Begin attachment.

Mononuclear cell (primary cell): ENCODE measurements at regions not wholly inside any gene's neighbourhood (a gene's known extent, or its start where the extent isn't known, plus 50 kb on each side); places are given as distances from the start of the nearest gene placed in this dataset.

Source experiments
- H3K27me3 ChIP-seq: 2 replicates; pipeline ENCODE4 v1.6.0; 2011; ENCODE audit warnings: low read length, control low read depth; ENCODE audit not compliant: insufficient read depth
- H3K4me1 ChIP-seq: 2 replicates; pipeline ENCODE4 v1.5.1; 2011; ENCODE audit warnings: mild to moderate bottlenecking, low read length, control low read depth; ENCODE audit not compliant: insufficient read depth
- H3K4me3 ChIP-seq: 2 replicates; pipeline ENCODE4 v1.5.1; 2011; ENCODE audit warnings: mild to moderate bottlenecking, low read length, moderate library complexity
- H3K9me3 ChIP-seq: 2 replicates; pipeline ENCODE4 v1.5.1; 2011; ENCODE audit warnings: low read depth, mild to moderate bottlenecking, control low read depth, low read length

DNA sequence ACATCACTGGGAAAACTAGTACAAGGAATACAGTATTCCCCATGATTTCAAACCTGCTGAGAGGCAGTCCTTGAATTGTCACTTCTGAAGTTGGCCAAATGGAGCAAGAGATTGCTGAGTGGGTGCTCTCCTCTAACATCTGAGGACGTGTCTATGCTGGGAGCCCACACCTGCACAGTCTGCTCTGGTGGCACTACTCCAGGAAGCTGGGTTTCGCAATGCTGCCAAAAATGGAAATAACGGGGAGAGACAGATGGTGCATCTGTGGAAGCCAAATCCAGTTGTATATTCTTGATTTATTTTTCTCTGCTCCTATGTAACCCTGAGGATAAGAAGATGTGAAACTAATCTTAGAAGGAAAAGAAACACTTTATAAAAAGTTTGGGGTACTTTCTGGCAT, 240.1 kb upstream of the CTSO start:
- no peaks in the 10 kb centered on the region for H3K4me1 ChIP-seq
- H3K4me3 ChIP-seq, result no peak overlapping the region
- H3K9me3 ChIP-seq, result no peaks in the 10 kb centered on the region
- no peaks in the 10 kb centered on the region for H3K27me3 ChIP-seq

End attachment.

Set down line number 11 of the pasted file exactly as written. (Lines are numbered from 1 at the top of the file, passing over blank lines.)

- no peaks in the 10 kb centered on the region for H3K27me3 ChIP-seq